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Introduction

This article is concerned with Irving Guy Ries, one of spies executed at The Tower of London during World War One.

Irving Guy Ries

Irving Guy Ries was an alias, and during his courts-martial he consistently refused to disclose his real name, as he stated that he wished to protect other people, mainly in the USA. He disclosed his real name just before his execution, but the name is not shown in his papers at the Public Records Office.

Irving Guy Ries was born in Chicago, USA. At the time of execution, he was 55 years old.

On 4 July 1915, after arriving from New York via Liverpool, Ries travelled to London, where he booked into the Hotel Cecil in the Strand, which was a hotel well known to American visitors of the day. He claimed that he was a sales representative for the hay and corn business of two American firms: Charles Schaefer & Sons, and Eidt & Wayand, both firms located in New York.

Yet again the British Security Services intercepted a telegram dated 9 July 1915. This telegram, transferring the sum of 40, was sent to Ries by N.M. Cleton of 72a Prevenier Stracht, Rotterdam. This Dutch address was already viewed by the British Security Services as another address using by German spy organisations. However, at this time the telegram was allowed to progress, and Ries collected his 40 from the Southampton Street Post Office.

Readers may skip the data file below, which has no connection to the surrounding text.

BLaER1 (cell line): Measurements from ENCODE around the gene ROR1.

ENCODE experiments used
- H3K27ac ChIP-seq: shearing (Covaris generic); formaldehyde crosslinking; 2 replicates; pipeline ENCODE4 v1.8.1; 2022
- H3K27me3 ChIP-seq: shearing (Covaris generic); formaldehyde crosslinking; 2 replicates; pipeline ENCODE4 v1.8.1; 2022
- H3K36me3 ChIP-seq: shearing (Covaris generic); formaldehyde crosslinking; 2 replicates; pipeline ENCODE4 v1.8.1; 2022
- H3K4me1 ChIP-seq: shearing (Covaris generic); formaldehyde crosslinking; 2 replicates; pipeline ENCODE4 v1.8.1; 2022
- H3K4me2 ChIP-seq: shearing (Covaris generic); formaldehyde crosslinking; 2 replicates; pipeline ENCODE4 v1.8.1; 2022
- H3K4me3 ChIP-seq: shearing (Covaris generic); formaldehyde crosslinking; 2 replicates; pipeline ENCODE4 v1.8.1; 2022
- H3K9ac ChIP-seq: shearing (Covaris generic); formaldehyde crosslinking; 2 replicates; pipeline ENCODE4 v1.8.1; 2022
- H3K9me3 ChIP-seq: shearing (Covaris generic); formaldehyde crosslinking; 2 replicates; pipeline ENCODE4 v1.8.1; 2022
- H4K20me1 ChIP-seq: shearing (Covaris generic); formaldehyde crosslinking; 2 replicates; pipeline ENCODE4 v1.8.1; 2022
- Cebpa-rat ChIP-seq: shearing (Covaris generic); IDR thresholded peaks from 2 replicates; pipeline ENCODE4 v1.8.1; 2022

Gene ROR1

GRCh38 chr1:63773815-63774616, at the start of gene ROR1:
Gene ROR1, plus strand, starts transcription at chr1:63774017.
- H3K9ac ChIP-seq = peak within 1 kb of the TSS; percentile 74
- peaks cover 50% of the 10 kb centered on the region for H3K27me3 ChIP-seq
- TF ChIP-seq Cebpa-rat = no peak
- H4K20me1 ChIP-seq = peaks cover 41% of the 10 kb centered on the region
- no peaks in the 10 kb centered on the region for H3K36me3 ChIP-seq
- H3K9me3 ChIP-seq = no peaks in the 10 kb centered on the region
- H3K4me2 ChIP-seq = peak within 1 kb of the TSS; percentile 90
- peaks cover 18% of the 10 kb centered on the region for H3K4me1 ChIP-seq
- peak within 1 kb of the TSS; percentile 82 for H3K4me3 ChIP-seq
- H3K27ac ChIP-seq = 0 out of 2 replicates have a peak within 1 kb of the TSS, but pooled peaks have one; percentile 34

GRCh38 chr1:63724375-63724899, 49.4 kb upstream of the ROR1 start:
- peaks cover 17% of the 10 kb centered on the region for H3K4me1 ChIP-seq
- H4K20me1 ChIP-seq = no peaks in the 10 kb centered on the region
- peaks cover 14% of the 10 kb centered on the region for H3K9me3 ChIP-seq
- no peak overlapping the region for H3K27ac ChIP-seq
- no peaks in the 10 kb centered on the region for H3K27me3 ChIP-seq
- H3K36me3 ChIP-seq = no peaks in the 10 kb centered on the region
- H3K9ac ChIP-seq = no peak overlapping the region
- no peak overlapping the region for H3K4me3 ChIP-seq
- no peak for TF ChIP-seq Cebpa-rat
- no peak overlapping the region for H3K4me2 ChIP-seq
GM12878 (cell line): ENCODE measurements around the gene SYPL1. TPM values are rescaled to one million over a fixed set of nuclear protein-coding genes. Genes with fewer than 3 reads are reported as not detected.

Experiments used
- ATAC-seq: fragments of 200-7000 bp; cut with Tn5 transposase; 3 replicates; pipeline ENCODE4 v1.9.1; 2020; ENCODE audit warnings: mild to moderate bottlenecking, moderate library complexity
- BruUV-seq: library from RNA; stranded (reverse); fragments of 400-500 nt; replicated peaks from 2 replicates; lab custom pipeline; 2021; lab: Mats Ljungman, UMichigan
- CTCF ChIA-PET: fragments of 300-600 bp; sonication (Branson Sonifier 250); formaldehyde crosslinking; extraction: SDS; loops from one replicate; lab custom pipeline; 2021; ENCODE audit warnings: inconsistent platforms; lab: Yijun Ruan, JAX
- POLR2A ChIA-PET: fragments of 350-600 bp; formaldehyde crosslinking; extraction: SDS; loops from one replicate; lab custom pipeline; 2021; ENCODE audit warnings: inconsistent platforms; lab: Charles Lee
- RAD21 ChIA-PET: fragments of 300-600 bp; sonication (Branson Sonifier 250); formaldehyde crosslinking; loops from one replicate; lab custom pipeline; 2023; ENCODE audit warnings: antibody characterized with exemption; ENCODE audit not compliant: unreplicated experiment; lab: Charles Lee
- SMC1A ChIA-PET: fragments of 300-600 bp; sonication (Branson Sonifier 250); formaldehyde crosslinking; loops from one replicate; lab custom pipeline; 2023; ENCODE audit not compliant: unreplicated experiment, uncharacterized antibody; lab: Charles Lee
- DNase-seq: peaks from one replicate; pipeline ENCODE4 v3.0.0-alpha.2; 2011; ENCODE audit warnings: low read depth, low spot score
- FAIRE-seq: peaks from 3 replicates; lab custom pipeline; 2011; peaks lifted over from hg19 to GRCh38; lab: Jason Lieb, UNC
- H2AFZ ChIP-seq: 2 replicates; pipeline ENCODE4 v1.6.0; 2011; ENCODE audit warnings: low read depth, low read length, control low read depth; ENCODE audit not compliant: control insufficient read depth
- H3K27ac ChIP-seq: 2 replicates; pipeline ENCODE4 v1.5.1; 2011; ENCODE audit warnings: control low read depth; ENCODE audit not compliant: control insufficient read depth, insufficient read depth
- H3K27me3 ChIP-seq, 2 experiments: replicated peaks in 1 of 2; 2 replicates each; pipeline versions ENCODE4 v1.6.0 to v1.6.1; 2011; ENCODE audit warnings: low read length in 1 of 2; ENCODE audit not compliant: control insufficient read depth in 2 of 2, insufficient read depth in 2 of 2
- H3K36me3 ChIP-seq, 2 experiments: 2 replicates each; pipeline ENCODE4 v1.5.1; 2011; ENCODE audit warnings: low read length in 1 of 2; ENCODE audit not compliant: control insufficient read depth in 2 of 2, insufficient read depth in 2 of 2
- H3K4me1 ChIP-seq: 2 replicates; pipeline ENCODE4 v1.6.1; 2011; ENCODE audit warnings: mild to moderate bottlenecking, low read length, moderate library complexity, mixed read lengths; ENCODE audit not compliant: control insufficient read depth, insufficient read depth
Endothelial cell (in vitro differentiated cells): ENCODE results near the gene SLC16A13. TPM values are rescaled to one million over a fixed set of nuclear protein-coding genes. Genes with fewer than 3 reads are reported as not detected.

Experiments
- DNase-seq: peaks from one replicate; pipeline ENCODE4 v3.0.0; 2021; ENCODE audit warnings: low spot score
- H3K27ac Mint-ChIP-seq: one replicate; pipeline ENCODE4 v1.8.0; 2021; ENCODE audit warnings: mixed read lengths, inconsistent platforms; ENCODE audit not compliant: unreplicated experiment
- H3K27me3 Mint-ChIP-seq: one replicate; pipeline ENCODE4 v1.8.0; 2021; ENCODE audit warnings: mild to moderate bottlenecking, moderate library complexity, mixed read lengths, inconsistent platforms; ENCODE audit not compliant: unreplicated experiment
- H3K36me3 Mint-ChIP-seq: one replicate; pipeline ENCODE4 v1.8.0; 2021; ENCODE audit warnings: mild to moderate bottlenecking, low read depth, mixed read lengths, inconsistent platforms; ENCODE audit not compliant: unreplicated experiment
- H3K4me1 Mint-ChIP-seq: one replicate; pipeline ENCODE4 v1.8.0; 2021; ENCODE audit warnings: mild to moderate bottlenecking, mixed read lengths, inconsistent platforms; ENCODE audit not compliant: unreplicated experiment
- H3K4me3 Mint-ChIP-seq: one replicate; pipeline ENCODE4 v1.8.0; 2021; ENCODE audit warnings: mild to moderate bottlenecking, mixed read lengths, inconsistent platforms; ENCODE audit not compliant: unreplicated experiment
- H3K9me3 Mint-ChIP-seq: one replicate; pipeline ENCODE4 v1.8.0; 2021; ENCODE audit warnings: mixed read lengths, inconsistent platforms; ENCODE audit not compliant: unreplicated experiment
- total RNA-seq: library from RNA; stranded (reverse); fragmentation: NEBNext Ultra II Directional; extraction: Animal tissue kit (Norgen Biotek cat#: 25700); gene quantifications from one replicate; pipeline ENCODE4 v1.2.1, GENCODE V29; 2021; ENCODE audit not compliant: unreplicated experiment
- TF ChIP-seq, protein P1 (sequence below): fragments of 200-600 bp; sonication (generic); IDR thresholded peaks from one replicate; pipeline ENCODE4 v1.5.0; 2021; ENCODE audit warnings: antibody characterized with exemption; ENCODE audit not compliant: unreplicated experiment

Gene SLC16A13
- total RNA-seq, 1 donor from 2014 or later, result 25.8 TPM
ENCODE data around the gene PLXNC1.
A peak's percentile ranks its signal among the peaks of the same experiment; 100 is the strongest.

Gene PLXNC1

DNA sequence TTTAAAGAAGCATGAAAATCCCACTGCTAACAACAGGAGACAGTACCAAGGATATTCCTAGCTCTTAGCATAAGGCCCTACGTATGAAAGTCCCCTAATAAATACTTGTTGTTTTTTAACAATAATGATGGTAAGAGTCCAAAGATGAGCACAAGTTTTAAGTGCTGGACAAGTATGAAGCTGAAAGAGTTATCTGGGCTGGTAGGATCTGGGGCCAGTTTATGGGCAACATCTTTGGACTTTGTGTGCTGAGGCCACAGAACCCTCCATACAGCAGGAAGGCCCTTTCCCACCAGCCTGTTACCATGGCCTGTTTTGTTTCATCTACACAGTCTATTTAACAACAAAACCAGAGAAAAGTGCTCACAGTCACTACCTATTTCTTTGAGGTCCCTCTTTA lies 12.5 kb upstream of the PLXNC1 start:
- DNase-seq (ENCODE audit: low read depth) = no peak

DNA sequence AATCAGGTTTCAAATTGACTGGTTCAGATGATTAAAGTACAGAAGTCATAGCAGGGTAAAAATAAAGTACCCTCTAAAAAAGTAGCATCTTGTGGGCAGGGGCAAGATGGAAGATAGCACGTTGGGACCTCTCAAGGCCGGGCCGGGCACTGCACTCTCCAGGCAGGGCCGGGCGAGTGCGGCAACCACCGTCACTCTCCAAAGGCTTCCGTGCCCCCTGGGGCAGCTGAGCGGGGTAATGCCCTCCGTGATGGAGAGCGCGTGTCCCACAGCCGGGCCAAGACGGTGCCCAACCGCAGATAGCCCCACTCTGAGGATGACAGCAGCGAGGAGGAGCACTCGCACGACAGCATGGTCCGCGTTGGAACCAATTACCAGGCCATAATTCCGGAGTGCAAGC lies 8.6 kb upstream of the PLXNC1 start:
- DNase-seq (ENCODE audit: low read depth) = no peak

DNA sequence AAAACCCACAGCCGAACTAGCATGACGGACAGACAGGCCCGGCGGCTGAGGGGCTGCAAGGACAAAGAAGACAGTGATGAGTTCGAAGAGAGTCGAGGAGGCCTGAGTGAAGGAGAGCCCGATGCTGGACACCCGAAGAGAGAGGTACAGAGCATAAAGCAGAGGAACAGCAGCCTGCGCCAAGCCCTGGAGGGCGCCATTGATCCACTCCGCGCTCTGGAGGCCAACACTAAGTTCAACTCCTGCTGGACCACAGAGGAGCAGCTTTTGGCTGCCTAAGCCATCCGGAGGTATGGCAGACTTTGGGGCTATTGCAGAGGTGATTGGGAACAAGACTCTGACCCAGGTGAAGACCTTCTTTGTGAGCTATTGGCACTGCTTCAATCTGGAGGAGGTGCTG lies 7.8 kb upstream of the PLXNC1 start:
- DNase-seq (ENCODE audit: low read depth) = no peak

On 15 July 1915, Ries travelled from London to Liverpool. After spending less than 48 hours in the city, Ries journeyed to Newcastle-on-Tyne. Again he claimed that he was a sales representative for some American firms. On 20 July 1915, Ries went to Glasgow, and the next day he went to Edinburgh, booking into the Crown Hotel. Six days later, Ries travelled to Liverpool, before returning to London and the Hotel Cecil on 28 July 1915. Another telegram, intercepted but allowed to proceed, was cashed by Ries at the same Post Office before.

On 9 August 1915, Ries went to the American Embassy in London to obtain a visa for his passport, as he wished to travel to Rotterdam, as he wished to meet a person there who owed him a considerable sum of money. When the American Vice-Consul examined his American Passport, he noticed that the passport appeared to be a forgery. The American let Ries leave the Embassy and then contacted the police.

On 10 August 1915, Inspector Joseph Sandercock (New Scotland Yard) arrested Ries at the Hotel Cecil. Ries admitted that his passport was a forgery bought in the USA, and that the business addresses written in his notebook were genuine. Ries also refused to provide details about his birth, apart from saying that his Father was Dutch and his Mother was Scottish. He also denied working for the Germans, and that the telegrams he received from Rotterdam were payments for legitimate business transactions.

Ries faced a courts-martial held at Middlesex Guildhall on 28-29 September 1915. The court's president was Major-General Lord Cheylesmore. The Prosecution case was presented by Mr. Bodkin and Lieutenant Peevor, Ries was represented by Mr. Huntley Jenkins instructed by Percy Robinson & Co. Ries pleaded not guilty. This case different from previous WWI spy trials, as Ries does not appear to have actually sent any information to the Germans. The implication was that Ries was travelling to Rotterdam, so he could present a verbal report.

Ries was found guilty and sentenced to death by shooting. His appeal were rejected, and he remained calm until his execution. He shook hands with the firing squad before being tied to the wooden chair. At 7am on 27 October 1915, Ries was shot by a party of soldiers from the 3rd Battalion Scots Guards.

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